If there is one thing about Hawaiian Real Estate has confused mainlanders more than any other it’s the concept of the Land Condominium. Likewise, the Residential Condominium.
Res-condos don’t look the way most people envision a condo. Most people consider a condominium to be more than one unit in a two story or higher apartment building. Once the units become condominiums they have their own TaxKey numbers (property identification numbers) for ownership and property tax purposes. A condominium unit can also be bought and sold separately from the property as a whole. Each condominium owner has a proportionate share in the underlying land and appurtenances (called “common area”). However, in Hawaii there are several different ways to get more than one single family residence on a single piece of property. It depends on the lot size and zoning of the property. Once there is more than one single family residence on one lot, the owner can turn two or more of the homes into condos and sell each separately. To fully explain I’ll have to start at the beginning.
Back about 25 years ago residents who were born and raised here were complaining that their kids were leaving Hawaii because mainland buyers had inflated home prices beyond what local people could afford. So the legislature devised a bill and the Ohana Law was passed. Ohana means “family” in Hawaiian. The idea was that a person could build a second home on their land for a family member if they got a special building permit called an Ohana Permit. But it didn’t take long for developers to realize that they could buy a house, build another house behind it, go through the State Condominium Property Regime process, and turn both houses into condos. Condominium Property Regime, or CPR, is the process normally used by a developer to build apartment buildings and sell the units as condominiums; each with their own Taxkey number (property identification number). However, there is nothing in the CPR law that says you can’t apply for condominium status for two single family residences on one lot. So the Ohana Law allows people to build two houses on one lot and the CPR law allows those houses to be turned into condos. Each condo/house has its own individual Taxkey (or TMK) number, so each house can be sold separately. Each house sold as a condo totals more profit than the two houses would generate if sold together on the one lot. Hence, there is a profit motive for builders, or anyone for that matter, to do this. I did it myself, actually. I CPR’ed two houses on my property, sold one and paid off my mortgage. I am in a condominium association with my neighbor and we share a water line as common area. The condominium association by-laws state which condo owner gets to use which portion of land based on a survey I had done. The lots are not subdivided and the State, County, Federal Government and the courts consider all the land encompassed by the original lot as common area. So the common area I can use, and the common area my neighbor can use (based on the survey) is called “Exclusive Use Common Area”.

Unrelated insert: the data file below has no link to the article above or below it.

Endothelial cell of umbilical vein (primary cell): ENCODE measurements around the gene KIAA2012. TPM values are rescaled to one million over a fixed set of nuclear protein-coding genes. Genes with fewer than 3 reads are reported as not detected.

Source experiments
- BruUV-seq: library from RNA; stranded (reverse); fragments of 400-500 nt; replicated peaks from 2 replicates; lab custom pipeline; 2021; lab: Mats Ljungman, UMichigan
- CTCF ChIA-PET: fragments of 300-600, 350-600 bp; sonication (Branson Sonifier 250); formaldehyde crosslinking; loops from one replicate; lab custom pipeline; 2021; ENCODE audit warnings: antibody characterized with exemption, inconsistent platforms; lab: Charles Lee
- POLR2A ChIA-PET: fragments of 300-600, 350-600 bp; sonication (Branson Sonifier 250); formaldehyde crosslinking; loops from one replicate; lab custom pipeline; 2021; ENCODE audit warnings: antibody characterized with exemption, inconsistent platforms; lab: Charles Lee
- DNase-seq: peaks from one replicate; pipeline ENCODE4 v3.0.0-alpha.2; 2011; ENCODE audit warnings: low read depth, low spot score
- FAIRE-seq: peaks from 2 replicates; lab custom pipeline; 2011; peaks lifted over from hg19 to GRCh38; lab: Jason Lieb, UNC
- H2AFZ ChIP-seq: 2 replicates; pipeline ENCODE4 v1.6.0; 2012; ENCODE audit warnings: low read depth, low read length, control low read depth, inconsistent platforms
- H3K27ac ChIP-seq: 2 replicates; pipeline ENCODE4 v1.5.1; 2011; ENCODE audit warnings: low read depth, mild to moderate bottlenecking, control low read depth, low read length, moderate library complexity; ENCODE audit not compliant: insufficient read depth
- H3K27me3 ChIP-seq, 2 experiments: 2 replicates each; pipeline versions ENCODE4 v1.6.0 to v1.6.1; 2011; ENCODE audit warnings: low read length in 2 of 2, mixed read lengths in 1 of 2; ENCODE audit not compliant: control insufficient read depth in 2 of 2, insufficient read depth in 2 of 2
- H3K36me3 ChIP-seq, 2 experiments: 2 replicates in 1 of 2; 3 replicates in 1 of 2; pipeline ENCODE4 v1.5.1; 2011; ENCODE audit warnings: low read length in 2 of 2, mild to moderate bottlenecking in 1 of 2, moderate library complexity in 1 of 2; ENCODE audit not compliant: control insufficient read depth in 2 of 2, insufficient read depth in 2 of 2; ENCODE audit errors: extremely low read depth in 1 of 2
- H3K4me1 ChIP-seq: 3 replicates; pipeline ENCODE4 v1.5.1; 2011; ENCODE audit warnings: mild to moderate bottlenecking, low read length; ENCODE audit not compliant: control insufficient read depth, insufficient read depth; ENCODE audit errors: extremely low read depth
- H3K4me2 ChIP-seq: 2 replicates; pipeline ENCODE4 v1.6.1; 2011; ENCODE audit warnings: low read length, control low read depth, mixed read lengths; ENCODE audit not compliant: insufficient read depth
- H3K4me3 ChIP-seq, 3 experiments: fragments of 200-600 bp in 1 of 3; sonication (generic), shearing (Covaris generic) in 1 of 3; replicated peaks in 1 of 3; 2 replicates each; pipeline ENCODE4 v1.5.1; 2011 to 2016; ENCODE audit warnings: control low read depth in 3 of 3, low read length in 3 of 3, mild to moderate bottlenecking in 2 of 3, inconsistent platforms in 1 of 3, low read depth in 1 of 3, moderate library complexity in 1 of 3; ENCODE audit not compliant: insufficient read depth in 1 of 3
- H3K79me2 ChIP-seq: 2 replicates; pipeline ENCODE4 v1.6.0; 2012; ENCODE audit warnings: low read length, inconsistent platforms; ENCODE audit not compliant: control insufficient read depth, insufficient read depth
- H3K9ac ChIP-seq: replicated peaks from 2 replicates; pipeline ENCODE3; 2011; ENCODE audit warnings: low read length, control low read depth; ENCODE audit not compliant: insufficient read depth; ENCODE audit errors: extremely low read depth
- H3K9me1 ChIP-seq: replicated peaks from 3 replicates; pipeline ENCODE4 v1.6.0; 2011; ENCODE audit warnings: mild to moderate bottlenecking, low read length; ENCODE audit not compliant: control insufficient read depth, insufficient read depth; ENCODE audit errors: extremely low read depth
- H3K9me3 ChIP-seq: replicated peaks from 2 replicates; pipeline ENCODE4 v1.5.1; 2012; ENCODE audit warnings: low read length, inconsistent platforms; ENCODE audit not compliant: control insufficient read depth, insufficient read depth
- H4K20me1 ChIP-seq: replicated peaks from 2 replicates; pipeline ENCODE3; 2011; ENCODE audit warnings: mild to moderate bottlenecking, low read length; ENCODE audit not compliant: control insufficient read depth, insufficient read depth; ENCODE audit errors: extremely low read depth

It didn’t take long for some enterprising developer to find another interesting loophole when combining CPR with Ohana laws. The CPR law doesn’t specify what a “structure” is. So enterprising folks put up storage sheds or 10X10 shade houses, called them “units”, and CPRed (condominiumized) them. Hence was born the “land condo”. When a person purchased one of these land condos they would apply for a remodel permit for the “unit” and build a house. Since January 1 of 2003 the concept of the land condo has been outlawed and CPRing agriculturally zoned land has also been outlawed completely. Except that all legally built homes, built prior to the new law are grandfather in and a CPR of no more than 2 units is allowed for these grandfathered homes. On residentially zoned lots over 10,000sq.ft. a person can still get an ohana permit for a second dwelling on one lot and they can still be CPRed. Also, land condos created prior to the new law are grandfathered in as well. But getting a building permit on a land condo lot requires lots of persistence and hoop jumping ability.